The sign for the Douglas Depot is pictured on Dec. 24, 2018. The convenience store and gas station opened in November. (Alex McCarthy | Juneau Empire)

The sign for the Douglas Depot is pictured on Dec. 24, 2018. The convenience store and gas station opened in November. (Alex McCarthy | Juneau Empire)

More in News

Meals slated for children in Juneau over Thanksgiving weekend are arrayed on tables at Thunder Mountain High School on Nov. 25, 2020. (Courtesy photo / Luke Adams)
Font of plenty: JSD readies meals for Thanksgiving holiday

Nearly three tons of food got distributed for the long weekend.

Travelers arrive at the Juneau International Airport on Wednesday, Nov. 25, 2020, made up only about half of what the airport normally sees in the days leading up to the Thanksgiving holiday. (Peter Segall / Juneau Empire)
Centennial Hall, seen here on Tuesday, Nov. 24, is being used by the City and Borough of Juneau as an emergency facility during the coronavirus pandemic and will not host the annual Public Market which has taken place every weekend after Thanksgiving since 1983. (Peter Segall / Juneau Empire)
Want to buy Alaskan? Closed by pandemic, Public Market goes virtual

Normally throngs of Juneauites would be lined up around the block…

To capture the unexpected action- the unrepeatable moment- it should be instinctive.  In order to build the story you have to shoot the adjective.  In this photo the bald eagle had waited patiently for the right moment to pounce on an unsuspecting vole… the unexpected.  The best way to accomplish this is to master the art of the most difficult subject to photograph– birds in flight.  In order to do this you must learn your gear; it must become part of your muscle memory so you can concentrate on the story you are witnessing.  Canon 5D Mark III, Tamron 150-600mm, shot at 600mm, ISO AUTO (1250), F6.3, 1/3200, Handheld. (Courtesy Photo / Heather Holt)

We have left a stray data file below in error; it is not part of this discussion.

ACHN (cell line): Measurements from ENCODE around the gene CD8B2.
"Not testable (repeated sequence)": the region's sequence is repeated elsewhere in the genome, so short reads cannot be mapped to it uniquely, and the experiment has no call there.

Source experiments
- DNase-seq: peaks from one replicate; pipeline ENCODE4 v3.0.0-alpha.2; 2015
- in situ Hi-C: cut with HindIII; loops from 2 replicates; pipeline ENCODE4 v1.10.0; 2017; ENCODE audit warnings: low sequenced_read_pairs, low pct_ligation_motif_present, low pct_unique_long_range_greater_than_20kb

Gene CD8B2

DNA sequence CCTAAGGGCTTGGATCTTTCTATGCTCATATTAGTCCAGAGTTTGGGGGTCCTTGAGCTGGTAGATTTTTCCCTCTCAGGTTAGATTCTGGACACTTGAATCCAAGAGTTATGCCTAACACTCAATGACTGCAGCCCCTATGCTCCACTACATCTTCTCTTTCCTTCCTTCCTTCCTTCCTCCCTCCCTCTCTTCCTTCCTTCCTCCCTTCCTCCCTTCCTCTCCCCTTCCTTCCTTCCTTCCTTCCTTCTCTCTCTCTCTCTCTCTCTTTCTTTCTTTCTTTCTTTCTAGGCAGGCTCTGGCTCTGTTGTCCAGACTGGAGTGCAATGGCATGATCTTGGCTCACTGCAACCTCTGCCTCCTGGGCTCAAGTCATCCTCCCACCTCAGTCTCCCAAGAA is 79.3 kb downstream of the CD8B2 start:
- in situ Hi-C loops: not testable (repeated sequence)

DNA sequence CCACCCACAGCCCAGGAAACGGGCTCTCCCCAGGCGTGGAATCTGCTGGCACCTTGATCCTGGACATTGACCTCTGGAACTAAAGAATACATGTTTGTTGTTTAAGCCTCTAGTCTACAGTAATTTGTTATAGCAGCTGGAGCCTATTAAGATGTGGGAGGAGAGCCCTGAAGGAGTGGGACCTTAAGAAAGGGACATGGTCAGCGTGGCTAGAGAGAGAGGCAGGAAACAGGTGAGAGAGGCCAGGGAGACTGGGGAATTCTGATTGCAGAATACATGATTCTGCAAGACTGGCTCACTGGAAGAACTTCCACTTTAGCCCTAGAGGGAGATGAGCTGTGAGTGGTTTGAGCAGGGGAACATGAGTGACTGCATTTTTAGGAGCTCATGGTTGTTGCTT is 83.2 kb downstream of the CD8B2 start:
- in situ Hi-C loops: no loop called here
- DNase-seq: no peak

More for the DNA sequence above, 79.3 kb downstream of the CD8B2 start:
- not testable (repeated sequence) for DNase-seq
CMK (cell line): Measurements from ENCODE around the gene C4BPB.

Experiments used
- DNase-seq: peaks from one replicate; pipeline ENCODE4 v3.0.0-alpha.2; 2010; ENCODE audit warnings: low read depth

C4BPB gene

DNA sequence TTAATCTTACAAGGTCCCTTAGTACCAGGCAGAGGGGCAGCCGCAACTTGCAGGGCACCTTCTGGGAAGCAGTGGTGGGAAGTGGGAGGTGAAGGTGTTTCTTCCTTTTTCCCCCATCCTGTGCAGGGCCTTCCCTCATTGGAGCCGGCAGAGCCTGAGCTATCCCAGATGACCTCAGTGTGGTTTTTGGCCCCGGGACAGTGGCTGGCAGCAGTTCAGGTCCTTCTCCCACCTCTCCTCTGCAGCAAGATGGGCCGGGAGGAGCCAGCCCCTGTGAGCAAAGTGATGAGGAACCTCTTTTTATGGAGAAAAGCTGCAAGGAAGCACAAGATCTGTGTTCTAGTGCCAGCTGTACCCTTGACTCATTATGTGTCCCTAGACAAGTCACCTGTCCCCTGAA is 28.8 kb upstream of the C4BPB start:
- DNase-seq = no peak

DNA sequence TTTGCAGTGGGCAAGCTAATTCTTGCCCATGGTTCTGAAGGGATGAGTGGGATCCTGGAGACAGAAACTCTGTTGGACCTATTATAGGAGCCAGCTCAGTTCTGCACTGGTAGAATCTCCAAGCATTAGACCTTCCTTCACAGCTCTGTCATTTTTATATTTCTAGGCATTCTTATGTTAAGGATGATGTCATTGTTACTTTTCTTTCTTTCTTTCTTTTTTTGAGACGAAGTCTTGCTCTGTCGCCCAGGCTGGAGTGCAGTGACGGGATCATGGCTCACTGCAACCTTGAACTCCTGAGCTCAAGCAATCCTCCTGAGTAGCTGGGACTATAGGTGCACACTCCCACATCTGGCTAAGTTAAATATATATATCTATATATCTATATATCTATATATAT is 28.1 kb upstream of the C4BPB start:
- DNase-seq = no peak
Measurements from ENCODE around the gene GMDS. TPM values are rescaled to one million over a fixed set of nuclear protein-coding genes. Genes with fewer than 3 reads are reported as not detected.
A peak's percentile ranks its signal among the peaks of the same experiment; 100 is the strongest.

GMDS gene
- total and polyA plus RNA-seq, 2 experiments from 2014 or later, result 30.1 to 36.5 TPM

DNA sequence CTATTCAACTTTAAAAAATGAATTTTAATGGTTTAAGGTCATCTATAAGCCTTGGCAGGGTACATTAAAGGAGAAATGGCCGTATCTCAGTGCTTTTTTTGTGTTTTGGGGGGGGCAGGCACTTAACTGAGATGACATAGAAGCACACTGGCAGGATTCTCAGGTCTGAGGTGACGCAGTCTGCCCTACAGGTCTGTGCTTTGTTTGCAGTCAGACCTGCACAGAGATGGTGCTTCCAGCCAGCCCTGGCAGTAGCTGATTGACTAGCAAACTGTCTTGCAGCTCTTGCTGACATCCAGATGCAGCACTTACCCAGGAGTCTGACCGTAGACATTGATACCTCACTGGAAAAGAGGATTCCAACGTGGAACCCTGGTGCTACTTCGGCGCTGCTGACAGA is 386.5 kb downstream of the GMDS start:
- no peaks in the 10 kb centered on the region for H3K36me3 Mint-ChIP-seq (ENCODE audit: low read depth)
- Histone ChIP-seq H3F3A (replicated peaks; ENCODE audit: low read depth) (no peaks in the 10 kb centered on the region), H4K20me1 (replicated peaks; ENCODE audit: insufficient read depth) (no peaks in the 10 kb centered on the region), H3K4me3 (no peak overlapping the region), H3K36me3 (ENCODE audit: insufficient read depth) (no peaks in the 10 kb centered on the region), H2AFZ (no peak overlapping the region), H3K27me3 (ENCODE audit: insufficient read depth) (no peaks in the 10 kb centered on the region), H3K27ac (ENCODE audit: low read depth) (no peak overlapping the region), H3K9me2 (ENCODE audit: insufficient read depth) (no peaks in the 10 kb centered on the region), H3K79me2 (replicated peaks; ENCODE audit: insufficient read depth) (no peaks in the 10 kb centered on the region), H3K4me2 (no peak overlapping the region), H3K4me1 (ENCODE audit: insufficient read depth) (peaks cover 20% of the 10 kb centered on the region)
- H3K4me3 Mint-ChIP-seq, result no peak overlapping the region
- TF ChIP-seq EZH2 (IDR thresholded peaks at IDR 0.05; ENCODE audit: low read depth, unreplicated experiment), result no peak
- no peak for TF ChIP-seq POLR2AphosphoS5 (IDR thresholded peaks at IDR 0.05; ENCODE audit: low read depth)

Focal Point: Great photos are just waiting in the wings

Learn to shoot the verb (and the bird).

Has it always been a police car. (Michael Penn / Juneau Empire)
Police calls for Thursday, Nov. 26, 2020

This report contains public information from law enforcement and public safety agencies.

Construction of the new Glory Hall, above, is going smoothly, said executive director Mariya Lovishchuk on Nov. 24, 2020. (Courtesy photo / Thor Lindstam)
Building a brighter future: New Glory Hall reaches skyward

The structure is rapidly progressing, shouldering aside inclement weather.

This 2020 electron microscope image provided by the National Institute of Allergy and Infectious Diseases - Rocky Mountain Laboratories shows SARS-CoV-2 virus particles which causes COVID-19, isolated from a patient in the U.S., emerging from the surface of cells cultured in a lab. On Monday, Oct. 5, 2020, the top U.S. public health agency said that coronavirus can spread greater distances through the air than 6 feet, particularly in poorly ventilated and enclosed spaces. But agency officials continued to say such spread is uncommon, and current social distancing guidelines still make sense. (NIAID-RML via AP)
COVID at a glance for Tuesday, Nov. 24

The most recent state and local numbers.

A sign seen near Twin Lakes on Sept. 17 encourages residents to wear cloth face coverings while in public. Health officials are asking Alaskans for help with contact tracing. (Ben Hohenstatt / Juneau Empire File)
Health officials seek help with virus notification

Recent surge created a contact tracing backlog.

Most Read